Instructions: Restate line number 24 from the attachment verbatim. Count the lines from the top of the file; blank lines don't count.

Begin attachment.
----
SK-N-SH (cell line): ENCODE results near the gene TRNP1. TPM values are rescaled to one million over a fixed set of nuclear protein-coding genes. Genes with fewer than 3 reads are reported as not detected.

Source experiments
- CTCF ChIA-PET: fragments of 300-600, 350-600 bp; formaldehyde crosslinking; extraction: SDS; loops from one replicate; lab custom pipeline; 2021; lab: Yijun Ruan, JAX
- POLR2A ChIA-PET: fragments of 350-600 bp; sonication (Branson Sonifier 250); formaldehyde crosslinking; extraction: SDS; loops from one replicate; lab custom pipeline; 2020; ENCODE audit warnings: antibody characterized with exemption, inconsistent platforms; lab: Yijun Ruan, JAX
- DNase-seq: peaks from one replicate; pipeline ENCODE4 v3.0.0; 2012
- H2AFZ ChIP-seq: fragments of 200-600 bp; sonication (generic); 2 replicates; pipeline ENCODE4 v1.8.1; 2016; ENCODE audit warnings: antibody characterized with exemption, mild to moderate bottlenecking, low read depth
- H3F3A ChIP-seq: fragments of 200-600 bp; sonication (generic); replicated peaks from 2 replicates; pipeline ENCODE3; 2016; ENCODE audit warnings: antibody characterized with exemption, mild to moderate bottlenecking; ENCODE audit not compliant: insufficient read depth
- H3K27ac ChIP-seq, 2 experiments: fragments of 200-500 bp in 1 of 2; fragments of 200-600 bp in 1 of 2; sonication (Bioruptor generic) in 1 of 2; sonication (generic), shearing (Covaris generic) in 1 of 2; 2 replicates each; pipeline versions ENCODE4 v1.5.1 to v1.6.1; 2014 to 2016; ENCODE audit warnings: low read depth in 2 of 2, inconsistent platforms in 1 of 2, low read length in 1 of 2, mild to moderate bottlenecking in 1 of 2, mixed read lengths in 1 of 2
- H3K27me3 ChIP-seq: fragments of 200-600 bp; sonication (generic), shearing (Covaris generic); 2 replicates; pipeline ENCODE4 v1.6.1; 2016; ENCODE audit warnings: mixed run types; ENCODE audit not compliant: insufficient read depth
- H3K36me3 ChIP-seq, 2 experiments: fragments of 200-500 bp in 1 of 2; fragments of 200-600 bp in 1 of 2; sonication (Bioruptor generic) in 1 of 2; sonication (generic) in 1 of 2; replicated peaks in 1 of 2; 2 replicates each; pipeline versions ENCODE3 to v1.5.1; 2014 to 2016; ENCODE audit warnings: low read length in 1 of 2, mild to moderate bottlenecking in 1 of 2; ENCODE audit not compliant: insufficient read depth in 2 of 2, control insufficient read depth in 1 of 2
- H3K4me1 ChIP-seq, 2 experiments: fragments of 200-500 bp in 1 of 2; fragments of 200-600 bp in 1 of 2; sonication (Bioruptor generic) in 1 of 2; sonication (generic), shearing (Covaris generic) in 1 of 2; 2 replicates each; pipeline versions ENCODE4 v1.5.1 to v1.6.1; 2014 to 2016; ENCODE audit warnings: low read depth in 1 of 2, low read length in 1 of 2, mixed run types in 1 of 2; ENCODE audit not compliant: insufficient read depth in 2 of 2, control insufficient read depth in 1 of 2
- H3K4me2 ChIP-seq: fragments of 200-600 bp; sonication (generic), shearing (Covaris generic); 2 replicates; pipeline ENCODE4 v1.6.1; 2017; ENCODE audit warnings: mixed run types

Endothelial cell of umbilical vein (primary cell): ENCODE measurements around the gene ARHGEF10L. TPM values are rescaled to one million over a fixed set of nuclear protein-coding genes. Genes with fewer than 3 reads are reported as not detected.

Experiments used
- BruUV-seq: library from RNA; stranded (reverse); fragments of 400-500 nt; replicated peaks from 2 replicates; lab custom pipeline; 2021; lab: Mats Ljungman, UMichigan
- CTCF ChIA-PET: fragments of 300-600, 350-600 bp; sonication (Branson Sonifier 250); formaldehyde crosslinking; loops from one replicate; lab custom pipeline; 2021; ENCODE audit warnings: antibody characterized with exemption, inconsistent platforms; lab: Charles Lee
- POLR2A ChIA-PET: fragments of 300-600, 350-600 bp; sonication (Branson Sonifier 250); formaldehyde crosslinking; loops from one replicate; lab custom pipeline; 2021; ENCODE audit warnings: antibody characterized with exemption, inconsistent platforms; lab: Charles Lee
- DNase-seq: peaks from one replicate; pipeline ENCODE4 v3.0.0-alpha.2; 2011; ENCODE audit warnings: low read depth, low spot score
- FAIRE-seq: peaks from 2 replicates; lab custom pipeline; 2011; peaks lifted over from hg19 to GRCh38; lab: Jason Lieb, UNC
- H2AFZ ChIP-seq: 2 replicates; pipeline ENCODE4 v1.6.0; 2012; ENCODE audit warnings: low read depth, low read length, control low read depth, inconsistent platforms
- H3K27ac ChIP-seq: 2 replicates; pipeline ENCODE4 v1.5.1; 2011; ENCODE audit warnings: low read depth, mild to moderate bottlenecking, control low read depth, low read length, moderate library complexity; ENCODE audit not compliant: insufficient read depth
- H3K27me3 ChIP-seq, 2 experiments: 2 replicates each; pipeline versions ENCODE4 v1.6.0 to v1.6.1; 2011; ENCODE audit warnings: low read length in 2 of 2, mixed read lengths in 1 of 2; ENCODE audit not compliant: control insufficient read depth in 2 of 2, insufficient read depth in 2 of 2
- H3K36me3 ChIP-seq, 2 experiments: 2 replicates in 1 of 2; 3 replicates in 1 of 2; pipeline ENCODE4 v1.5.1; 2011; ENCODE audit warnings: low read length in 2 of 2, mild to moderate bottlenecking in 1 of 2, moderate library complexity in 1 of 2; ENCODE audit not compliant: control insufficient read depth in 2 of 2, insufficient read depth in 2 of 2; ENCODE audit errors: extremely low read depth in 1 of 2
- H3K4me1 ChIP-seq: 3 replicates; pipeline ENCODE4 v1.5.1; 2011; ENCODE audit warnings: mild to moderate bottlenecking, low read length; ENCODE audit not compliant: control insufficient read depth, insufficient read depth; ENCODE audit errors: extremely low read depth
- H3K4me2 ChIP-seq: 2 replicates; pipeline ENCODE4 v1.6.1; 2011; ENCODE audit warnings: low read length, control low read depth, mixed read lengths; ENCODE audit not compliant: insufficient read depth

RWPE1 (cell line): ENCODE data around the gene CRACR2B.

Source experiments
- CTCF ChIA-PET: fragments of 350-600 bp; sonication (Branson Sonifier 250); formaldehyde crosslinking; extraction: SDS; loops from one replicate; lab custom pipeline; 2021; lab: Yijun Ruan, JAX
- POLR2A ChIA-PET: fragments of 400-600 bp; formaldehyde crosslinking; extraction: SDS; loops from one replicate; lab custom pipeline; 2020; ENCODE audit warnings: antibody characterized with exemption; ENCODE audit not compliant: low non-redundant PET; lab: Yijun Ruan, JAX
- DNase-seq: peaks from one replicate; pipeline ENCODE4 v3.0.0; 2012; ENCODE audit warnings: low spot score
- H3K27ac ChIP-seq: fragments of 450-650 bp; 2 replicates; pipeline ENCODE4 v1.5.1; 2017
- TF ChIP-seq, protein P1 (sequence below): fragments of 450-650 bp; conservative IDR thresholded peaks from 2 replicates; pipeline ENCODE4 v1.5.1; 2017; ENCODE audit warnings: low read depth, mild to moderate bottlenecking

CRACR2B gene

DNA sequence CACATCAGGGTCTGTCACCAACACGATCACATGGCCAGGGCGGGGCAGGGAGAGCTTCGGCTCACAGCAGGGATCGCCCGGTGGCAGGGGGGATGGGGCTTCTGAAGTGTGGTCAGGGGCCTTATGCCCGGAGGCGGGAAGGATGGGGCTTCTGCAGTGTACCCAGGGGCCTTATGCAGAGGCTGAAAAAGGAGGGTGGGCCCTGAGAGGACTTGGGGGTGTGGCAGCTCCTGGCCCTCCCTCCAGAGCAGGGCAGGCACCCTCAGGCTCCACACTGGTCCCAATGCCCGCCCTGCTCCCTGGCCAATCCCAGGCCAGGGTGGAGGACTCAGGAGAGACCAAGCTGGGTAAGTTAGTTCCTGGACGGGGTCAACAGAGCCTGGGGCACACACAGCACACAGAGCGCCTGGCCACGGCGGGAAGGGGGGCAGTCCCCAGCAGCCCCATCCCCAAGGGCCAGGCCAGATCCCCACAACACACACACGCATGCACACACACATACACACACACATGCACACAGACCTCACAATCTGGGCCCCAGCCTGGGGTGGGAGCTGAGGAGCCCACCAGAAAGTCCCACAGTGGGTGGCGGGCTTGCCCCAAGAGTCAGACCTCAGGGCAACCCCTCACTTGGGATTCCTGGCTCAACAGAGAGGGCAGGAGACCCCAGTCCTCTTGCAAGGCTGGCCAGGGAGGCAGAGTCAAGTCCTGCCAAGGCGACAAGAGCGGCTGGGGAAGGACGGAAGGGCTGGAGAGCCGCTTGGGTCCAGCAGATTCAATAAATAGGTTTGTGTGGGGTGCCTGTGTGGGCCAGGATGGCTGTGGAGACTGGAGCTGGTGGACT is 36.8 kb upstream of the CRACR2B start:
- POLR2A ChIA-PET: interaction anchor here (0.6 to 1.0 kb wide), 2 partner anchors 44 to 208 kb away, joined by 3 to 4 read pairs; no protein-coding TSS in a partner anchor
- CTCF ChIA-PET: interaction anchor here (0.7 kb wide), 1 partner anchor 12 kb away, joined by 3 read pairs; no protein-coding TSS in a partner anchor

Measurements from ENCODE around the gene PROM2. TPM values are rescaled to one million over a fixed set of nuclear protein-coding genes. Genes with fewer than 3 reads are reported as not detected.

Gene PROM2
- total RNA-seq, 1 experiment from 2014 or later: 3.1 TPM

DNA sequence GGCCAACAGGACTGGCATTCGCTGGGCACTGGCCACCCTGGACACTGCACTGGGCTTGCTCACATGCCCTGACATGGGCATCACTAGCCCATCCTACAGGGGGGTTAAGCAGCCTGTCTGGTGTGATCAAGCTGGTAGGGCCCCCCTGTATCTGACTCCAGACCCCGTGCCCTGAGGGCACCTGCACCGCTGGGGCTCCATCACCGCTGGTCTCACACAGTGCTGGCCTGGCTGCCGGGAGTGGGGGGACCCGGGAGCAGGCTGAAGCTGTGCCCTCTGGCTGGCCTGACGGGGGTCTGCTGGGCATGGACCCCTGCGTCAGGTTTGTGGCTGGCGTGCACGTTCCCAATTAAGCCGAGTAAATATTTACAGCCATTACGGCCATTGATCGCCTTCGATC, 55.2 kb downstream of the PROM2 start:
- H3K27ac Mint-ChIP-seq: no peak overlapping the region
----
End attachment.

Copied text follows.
- H3K4me1 ChIP-seq: 3 replicates; pipeline ENCODE4 v1.5.1; 2011; ENCODE audit warnings: mild to moderate bottlenecking, low read length; ENCODE audit not compliant: control insufficient read depth, insufficient read depth; ENCODE audit errors: extremely low read depth